Kyle Busch knew he had lost with 25 laps to go, his brother might have been responsible

Brendan Marks, The Charlotte Observer on

Published in Auto Racing

HOMESTEAD, Fla. -- Kyle Busch knew he had lost before it even happened.

"Race is over," Busch said over the radio with 25 laps to go in Sunday's Ford EcoBoost 400 at Homestead-Miami Speedway. His spotter responded that no it wasn't, even though Busch was trailing the leader Martin Truex Jr. by 2.7 seconds at the time.

Turns out Busch knew what he was talking about.

He finished Sunday's race in second, the season in second -- all of which cost him a championship that would have been his ... second. Busch did have the fastest car on Sunday, passing Truex at times earlier in the race, but he basically ran out of time.

"I was making up some ground (at the end)," Busch said, "but it wasn't enough."

Busch may point to one point or another in the race where things got away from him, but really it came down to this. He gambled. He made a gutsy call. And then bad luck did him in.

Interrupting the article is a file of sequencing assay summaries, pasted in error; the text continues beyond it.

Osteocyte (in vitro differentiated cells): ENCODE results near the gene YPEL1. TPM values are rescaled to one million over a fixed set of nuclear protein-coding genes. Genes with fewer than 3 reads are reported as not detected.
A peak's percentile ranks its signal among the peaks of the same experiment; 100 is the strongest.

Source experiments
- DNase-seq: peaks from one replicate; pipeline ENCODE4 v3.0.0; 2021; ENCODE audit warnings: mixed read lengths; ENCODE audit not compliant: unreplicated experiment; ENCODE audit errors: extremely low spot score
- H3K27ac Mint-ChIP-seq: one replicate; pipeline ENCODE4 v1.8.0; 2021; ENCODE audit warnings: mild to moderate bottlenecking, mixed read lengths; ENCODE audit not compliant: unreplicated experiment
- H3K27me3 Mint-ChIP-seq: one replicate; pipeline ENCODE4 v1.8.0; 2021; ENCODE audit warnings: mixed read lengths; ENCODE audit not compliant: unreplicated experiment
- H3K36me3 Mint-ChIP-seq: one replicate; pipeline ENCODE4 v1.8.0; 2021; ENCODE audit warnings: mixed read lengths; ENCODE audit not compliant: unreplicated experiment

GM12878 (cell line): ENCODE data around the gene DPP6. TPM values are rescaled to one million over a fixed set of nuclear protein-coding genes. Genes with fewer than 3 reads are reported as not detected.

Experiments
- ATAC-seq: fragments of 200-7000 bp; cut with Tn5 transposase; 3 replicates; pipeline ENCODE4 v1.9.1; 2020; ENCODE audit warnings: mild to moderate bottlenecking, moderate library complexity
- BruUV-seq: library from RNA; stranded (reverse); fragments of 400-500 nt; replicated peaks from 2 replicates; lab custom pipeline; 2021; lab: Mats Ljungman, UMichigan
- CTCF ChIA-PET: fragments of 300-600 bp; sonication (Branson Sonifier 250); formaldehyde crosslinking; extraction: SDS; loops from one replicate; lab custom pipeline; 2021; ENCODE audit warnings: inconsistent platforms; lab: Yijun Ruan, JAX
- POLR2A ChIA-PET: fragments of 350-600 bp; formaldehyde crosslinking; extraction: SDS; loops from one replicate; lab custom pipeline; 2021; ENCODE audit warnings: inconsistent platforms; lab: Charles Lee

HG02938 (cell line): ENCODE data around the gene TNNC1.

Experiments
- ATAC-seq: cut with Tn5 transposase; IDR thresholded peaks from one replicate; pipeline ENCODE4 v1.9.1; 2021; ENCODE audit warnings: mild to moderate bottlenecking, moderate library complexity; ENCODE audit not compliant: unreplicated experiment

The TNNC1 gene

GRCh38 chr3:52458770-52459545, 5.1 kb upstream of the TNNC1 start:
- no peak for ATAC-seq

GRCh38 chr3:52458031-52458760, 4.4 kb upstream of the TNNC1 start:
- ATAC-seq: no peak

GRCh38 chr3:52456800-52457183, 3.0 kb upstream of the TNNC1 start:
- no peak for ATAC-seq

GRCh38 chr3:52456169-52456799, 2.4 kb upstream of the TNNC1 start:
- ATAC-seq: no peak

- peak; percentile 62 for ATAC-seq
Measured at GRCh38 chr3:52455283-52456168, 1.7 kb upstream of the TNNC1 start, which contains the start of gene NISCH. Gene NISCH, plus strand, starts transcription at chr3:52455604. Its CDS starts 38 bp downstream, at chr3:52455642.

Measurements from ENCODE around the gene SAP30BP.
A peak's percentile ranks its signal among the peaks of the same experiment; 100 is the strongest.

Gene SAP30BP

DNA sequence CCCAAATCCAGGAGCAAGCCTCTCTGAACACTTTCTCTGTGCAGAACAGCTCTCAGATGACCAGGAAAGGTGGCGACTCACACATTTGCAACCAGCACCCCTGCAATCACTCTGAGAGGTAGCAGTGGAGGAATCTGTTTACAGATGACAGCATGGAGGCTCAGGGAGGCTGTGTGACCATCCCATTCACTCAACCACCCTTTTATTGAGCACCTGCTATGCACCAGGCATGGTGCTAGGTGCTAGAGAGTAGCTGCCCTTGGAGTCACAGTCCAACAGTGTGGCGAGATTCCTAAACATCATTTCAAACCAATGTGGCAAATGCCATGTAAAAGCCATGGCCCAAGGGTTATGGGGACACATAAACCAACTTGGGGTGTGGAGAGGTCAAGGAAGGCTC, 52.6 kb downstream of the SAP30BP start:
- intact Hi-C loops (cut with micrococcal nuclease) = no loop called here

Midway through the third and final stage of the race, Truex pitted. So did Brad Keselowski and Kevin Harvick, the other two championship contenders. But not Busch.

Instead, he opted to wait, build an advantage and only stop once (as compared to twice for the other three contenders). That meant as long as there were no cautions for the rest of the race, Busch would likely be in the clear. No cautions, and Busch would take home the trophy.

"It did cost us track position," Kyle Busch said, "but I was all for it."

Only his brother Kurt Busch did him in. Kurt Busch spun out in the inside corner and caused the yellow flag to come out with 38 laps left, which gave everyone else a chance to get in that second stop for free. Kyle Busch pitted with the rest of the field, but Truex had already assumed the lead by then.


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